When parents help their children learn to read, they open the door
to a big, exciting world. As a parent, you can begin an endless learning chain
like this: You read to your children, they develop a love of stories and poems,
they want to read on their own, they practice reading, and finally, they read
for their own information or pleasure. When children become readers, their
world is forever wider and richer.
Here are some reading comprehension activities you can do with your child:
- Read aloud to your child: books, newspaper and magazine
articles, the back of the cereal box, labels on cans, or directions.
- Read poems aloud together to learn about rhythm and repeated
sounds in language.
- Point to the words on the page when you read. Move your finger
from left to right.
- Listen to your child read homework or favorite stories to you
- Go to the library together and check out books. Be sure to ask
the librarian for good books or to help you find what you need.
- Have books, magazines, and papers around the house, and let
your child see that you like to read, too.
- Encourage older children to read to younger children.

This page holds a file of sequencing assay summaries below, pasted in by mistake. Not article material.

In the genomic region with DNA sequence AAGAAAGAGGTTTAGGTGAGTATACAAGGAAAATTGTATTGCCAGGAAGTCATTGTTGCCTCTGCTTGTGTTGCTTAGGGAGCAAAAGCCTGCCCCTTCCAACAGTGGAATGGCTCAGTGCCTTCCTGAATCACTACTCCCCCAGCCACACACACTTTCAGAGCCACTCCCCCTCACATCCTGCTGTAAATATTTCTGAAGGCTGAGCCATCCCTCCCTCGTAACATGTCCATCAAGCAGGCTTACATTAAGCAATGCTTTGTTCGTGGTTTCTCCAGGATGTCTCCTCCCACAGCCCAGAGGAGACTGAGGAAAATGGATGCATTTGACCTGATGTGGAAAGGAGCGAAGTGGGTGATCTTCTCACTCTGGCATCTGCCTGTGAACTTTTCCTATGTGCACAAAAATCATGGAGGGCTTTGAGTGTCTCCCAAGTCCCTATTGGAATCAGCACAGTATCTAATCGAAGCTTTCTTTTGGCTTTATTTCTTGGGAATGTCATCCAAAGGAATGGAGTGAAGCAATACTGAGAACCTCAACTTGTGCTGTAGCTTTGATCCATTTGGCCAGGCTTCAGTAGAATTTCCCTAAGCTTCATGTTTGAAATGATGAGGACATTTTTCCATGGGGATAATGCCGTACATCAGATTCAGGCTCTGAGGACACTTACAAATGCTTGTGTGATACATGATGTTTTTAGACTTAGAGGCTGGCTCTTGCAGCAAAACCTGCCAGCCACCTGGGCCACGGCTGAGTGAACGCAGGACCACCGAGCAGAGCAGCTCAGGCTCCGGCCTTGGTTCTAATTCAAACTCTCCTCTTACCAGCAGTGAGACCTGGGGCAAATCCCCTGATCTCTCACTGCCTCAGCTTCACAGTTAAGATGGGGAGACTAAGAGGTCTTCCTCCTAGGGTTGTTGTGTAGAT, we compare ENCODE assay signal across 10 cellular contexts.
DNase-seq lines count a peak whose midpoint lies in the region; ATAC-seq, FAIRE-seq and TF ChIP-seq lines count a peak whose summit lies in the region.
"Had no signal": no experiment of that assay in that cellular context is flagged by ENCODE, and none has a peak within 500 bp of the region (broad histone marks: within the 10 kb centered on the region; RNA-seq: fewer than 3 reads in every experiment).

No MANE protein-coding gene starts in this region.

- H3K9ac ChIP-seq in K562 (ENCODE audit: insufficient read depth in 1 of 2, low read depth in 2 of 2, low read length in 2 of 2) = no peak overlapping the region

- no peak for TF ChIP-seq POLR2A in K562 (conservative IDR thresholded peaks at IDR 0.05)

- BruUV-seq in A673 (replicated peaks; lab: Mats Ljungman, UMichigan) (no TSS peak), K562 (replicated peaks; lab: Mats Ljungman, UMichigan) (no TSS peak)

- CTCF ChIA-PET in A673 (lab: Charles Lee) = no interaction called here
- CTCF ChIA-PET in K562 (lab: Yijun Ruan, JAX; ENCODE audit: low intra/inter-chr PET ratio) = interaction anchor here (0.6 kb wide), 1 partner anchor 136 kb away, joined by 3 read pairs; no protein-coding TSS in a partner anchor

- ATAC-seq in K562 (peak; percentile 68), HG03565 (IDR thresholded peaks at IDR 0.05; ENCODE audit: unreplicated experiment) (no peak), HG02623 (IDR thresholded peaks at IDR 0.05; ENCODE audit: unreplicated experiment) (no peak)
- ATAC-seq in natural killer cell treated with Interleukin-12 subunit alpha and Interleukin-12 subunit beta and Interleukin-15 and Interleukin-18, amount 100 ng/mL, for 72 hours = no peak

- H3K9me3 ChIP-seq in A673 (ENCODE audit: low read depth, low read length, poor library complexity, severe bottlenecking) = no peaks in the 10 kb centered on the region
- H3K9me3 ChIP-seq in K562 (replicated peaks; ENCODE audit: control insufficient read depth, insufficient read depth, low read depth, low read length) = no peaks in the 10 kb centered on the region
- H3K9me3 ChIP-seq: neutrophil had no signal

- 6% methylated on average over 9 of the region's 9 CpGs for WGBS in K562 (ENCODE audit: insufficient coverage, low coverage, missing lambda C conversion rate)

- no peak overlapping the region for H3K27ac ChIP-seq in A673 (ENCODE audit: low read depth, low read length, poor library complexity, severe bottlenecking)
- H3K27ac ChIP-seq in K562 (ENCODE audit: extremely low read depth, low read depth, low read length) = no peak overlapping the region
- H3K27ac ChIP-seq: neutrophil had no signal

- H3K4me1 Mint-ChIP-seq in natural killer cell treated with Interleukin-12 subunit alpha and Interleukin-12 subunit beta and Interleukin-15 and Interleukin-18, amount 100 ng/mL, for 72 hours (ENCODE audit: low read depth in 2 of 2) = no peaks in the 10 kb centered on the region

- Help experienced readers talk and write about what they
Over and Over Again
for young children
1. Pick a story or poem that repeats phrases. “Assign” your child
a phrase to repeat each time you read a new part of the story.
2. Read a short portion of the story or poem, then stop and let
your child repeat the phrase.
3. Encourage your child to act out the story.
with the story of the “Three Little Pigs:”
Wolf (parent): Little pig, little pig, Let me come in.
Little Pig (child): Not by the hair on my chinny-chin-chin!
Wolf (parent): Then I’ll huff and I’ll puff, and I’ll blow your house in!
Make Sense of Sounds
for beginning readers
1. Look for poems or tongue twisters that repeat sounds and
2. Point out these sounds and letters, and explain that they often
make the same sound whenever you see them with other letters on the page.
There once was a fat cat named Matt.
And a black cat who had a
The rat put a tack
When the cat turned his back
On the mat
where the black cat sat.
A big blue barrel of big blue blueberries.
Does this shop sell
socks with spots?
COLOR="#330099">for more advanced readers
1. Ask your child to read to you.
2. Take turns. You read a paragraph and your child can read the
next one, or take turns reading full pages one after the other. Keep in mind
that your child may be concentrating on how to read, and your reading helps to
keep the story alive.
3. If your child has trouble reading words, you can help in
- have your child skip over the word, read the rest of the
sentence, and ask what word would make sense in the story;
- have your child use what is known about letters and the sounds
they make to “sound out” the word; or
- supply the word and keep reading: enjoyment is the main
Try some of these reading comprehension activities and let me know what your kids think of them. I’m going to be adding some more real soon